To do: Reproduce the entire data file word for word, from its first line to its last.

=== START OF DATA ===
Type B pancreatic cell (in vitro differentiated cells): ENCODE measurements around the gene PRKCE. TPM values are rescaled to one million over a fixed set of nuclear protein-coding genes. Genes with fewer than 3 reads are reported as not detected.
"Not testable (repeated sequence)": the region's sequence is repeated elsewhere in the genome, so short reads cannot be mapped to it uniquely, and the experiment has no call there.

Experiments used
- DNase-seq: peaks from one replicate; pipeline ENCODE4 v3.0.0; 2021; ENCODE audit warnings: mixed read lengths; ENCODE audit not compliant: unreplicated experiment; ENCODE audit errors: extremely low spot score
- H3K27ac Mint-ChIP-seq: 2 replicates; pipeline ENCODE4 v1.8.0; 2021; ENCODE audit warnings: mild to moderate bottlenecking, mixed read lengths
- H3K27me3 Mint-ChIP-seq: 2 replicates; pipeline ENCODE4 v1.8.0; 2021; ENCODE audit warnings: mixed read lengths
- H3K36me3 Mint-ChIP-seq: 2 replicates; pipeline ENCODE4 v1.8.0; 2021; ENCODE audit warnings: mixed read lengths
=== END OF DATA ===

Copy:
Type B pancreatic cell (in vitro differentiated cells): ENCODE measurements around the gene PRKCE. TPM values are rescaled to one million over a fixed set of nuclear protein-coding genes. Genes with fewer than 3 reads are reported as not detected.
"Not testable (repeated sequence)": the region's sequence is repeated elsewhere in the genome, so short reads cannot be mapped to it uniquely, and the experiment has no call there.

Experiments used
- DNase-seq: peaks from one replicate; pipeline ENCODE4 v3.0.0; 2021; ENCODE audit warnings: mixed read lengths; ENCODE audit not compliant: unreplicated experiment; ENCODE audit errors: extremely low spot score
- H3K27ac Mint-ChIP-seq: 2 replicates; pipeline ENCODE4 v1.8.0; 2021; ENCODE audit warnings: mild to moderate bottlenecking, mixed read lengths
- H3K27me3 Mint-ChIP-seq: 2 replicates; pipeline ENCODE4 v1.8.0; 2021; ENCODE audit warnings: mixed read lengths
- H3K36me3 Mint-ChIP-seq: 2 replicates; pipeline ENCODE4 v1.8.0; 2021; ENCODE audit warnings: mixed read lengths